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Author Topic: SM911 or SM468 for tracking?  (Read 7742 times)

Offline CanoeShop

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SM911 or SM468 for tracking?
« on: April 30, 2011, 01:47:22 PM »
I've looked through the forum, and I apologize if this has been succinctly answered already. I'm looking into doing some tracking to tape (1/4" 2 track and 1/4" 4 track) and was wondering which formulation the experts here might recommend for tracking acoustic and jazz/style (i.e. not super loud stuff) live music? I'd love to have it end up on the 468, so I can keep my machine calibrated for tape project tapes, and the tapes I complete, but I hadn't come across much for people tracking to 468.

Thanks, as always, for your patience with stupid questions. I enjoy this forum and this community.
Nick Barr
Artist, father, husband.


Otari MX5050>Bottlehead S.E.X. amp>DIY Voigt Pipes

Offline dwilawyer

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Re: SM911 or SM468 for tracking?
« Reply #1 on: May 27, 2011, 04:31:01 PM »
Sorry I just saw this, here is a link to a review of the RMGI 468 tape


http://www.rmgi-usa.com/resources/Analog-Media/rmgi_dorsey_468review.pdf



Take some of that article with a bit of a grain of salt, like 456 losing HF response within a week.  But for live jazz I would think you would want RMGI SM900 for the increased dynamic range and headroom.

Hope this helps, and again sorry I didn't see this sooner.

Travis

Offline docb

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Re: SM911 or SM468 for tracking?
« Reply #2 on: May 27, 2011, 05:54:24 PM »
Adjusting the record bias for a different formula will have absolutely no effect upon playing your TP tapes. ATR Magnetics tape is a great choice for tracking.
Dan "Doc B." Schmalle
President for Life, Bottlehead Corp.
Managing Director - retired, The Tape Project

Offline High and Outside

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Re: SM911 or SM468 for tracking?
« Reply #3 on: May 27, 2011, 11:11:02 PM »
Sorry I just saw this, here is a link to a review of the RMGI 468 tape

http://www.rmgi-usa.com/resources/Analog-Media/rmgi_dorsey_468review.pdf

Take some of that article with a bit of a grain of salt, like 456 losing HF response within a week. 

Actually that reflects my experience with 456. It sounds different the day after, and way different a week later. The only point on which I disagree with Scott Dorsey is his statement that it's predictable and can be compensated. To my ear it's more than a loss of HF; the sound loses loads of detail and gets very murky and congealed. But at least you can be comforted knowing you have a 10 to 1 chance that it'll turn into brown goo in storage.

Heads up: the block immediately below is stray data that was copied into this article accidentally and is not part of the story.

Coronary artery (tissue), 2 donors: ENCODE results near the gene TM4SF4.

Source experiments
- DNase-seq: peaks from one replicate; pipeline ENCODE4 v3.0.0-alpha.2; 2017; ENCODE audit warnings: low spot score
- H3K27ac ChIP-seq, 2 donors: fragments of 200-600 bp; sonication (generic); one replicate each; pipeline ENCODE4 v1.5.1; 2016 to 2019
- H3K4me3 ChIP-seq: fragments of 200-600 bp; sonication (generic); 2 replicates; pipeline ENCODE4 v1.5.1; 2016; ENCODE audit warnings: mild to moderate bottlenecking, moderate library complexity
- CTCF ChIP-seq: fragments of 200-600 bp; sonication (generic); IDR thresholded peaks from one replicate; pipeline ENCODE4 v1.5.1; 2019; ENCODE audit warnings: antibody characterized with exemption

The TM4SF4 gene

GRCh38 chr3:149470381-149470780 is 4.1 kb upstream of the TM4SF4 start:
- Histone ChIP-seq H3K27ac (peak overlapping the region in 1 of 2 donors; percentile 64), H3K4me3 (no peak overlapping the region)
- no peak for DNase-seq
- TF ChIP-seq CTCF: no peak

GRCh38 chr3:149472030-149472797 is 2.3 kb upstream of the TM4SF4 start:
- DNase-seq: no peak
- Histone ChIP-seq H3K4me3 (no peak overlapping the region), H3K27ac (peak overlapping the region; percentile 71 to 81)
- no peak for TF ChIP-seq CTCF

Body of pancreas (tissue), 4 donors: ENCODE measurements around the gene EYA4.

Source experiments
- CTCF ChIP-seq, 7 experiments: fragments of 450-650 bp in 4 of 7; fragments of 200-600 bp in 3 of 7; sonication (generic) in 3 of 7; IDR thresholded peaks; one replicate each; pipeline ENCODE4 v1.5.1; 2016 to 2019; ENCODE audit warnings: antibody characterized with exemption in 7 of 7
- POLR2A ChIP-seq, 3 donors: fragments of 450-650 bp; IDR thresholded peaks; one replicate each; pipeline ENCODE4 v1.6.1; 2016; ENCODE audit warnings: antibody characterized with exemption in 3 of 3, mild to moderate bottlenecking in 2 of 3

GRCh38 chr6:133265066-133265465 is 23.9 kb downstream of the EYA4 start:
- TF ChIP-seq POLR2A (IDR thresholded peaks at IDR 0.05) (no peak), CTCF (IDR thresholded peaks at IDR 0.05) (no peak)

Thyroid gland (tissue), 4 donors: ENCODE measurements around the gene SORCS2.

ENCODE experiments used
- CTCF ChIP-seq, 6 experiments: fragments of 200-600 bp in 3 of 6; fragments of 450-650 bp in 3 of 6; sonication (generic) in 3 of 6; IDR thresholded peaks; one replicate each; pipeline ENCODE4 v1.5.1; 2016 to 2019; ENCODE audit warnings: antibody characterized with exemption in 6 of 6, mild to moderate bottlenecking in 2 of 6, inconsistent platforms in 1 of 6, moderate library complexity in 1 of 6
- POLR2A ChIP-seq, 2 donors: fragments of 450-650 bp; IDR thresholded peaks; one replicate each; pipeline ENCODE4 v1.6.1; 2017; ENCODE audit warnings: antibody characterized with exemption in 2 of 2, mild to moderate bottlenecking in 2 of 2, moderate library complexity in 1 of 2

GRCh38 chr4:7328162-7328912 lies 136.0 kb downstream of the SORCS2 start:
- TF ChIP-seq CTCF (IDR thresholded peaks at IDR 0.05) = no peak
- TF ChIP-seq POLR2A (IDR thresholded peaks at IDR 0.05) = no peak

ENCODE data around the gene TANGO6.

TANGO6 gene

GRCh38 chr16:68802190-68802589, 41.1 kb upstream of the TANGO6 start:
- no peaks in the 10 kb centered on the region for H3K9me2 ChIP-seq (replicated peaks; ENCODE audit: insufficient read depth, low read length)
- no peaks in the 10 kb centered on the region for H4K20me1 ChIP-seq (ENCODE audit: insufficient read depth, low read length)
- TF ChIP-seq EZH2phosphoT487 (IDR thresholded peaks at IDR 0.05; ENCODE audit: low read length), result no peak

Perhaps you can tell I'm not a fan.

As Doc says, aligning your recording side for any tape won't change your playback alignment. That will remain constant for any tape you play back.

The 468, the 911 and the ATR would all be good choices for live recording. The 468 has the longest track record--the Jazz At The Pawnshop tapes (on 468) still sounded pretty fresh last time I worked on them, and they must have been forty years old at the time.
Paul Stubblebine
Managing Director, The TapeProject

Offline docb

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Re: SM911 or SM468 for tracking?
« Reply #4 on: May 28, 2011, 11:01:18 AM »
To my ear it's more than a loss of HF; the sound loses loads of detail and gets very murky and congealed.

This makes sense, as what must be happening is the narrow areas of high flux particles where a signal transient has been recorded are probably magnetizing particles with lower flux nearby, thus spreading the transient information over a slightly longer section of tape. Stands to reason that for a given formula the hotter you record, the greater potential for this happening. If I am not mistaken people don't usually record 468 too hot, and thus it may demonstrate less of a problem partly for that reason.
Dan "Doc B." Schmalle
President for Life, Bottlehead Corp.
Managing Director - retired, The Tape Project

Offline c1ferrari

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Re: SM911 or SM468 for tracking?
« Reply #5 on: May 28, 2011, 10:50:44 PM »
The 468, the 911 and the ATR would all be good choices for live recording. The 468 has the longest track record--the Jazz At The Pawnshop tapes (on 468) still sounded pretty fresh last time I worked on them, and they must have been forty years old at the time.

Hi Paul,

Would you have any observations regarding SM900?  Thanks.

-Sam
Sam Lucero
SPQCV
:-)